CHARLOTTE -- For all the weapons the Carolina Panthers think they have on offense, the one they can count on the most is the one they used the least in the preseason.
While they spent August ironing out the kinks in their running game and pass protection, the barometer of their success this year will again hinge on how well they're able to get the ball into the hands of wide receiver Steve Smith.
The Pro Bowl-regular caught just five passes in the exhibition season, and didn't play at all in the last one, giving them cards up their sleeve going into the regular season opener at St. Louis.
"You'll kind of have to wait and see," Panthers coach John Fox said Sunday of Smith being held back in the preseason. "Obviously when you're not (game-planning and) creating matchups, there might be some things we haven't shown in that phase of it.
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"There could be some wrinkles we haven't shown."
That will suit Smith fine. Despite his status as one of the game's elite receivers, and despite the contract extension he landed this offseason (which put him in the five highest-paid at his position, there's still an edge about him. During training camp, he said his goal was to gain 2,000 receiving yards, which would only be a new league record. He wants the ball, wants to make plays, and even though he's getting older and smarter about the way he does business in the preseason, you can tell he's ready to go.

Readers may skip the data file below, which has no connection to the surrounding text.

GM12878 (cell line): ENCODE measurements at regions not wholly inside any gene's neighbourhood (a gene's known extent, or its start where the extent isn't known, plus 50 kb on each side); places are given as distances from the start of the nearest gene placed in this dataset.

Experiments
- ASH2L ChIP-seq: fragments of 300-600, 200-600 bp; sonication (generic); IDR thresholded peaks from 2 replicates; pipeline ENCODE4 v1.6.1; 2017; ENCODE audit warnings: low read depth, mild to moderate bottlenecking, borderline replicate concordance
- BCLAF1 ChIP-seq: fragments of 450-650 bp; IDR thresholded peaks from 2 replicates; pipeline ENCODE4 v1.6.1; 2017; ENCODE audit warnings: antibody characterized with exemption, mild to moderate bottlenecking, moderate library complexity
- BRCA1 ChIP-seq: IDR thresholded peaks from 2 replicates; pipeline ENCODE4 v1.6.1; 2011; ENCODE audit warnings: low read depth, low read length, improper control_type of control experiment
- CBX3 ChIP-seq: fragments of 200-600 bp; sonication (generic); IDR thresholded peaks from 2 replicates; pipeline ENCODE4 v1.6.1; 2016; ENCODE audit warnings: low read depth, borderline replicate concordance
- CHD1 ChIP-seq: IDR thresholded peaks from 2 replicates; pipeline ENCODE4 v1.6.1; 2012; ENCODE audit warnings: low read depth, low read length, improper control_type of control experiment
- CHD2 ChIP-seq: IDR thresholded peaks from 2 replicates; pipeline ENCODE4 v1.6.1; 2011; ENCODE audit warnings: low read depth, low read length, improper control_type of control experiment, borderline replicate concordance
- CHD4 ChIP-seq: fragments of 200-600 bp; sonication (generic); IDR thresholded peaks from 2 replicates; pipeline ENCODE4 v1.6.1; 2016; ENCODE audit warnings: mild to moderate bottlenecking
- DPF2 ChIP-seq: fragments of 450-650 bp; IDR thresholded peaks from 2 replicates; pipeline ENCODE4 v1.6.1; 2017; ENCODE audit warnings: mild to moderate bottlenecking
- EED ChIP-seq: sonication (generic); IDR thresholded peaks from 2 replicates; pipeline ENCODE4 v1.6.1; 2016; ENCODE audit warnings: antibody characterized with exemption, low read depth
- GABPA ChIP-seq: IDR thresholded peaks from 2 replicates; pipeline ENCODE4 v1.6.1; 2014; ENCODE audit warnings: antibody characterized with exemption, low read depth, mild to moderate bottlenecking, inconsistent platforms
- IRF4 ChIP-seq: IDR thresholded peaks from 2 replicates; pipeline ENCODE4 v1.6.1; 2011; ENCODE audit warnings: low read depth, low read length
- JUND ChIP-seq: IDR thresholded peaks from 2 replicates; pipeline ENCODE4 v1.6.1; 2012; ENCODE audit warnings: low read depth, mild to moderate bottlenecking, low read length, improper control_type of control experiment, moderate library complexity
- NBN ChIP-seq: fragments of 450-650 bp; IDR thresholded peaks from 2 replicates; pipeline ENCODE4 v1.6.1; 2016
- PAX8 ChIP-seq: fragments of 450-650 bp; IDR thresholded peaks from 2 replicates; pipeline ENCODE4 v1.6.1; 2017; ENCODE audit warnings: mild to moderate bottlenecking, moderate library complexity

When he was sidetracked by a hamstring injury last year in the preseason, the Panthers offense faltered and never got going. So they know and he knows a quick start Sunday is imperative.
"No, I mean last year I didn't play none," Smith said when asked if not playing much this preseason was tough. "None last year, a little bit this year, I'm ready to play. I'm getting excited.
"There's preparation, we get to game-plan now, so there's a lot of things you get to throw in that gets me excited knowing what's going to go on next week."
Having a weapon like Smith is also a new experience for new coordinator Jeff Davidson. Coming out of the New England lineage under Charlie Weis, Davidson's never had a perimeter weapon like Smith. The Patriots always made do with lesser talents there, and there's obviously no one in Cleveland who could match Smith's game-breaking abilities.
"I think obviously we want to get the guys we think are elite playmakers, we want to make sure we get them the ball," Davidson said. "But we felt that way in New England too. We were always trying to figure the guys we wanted to get the ball and ways to get the ball to them. Nothing's really changed. I also look at the offense, and we've got more than one playmaker on this team."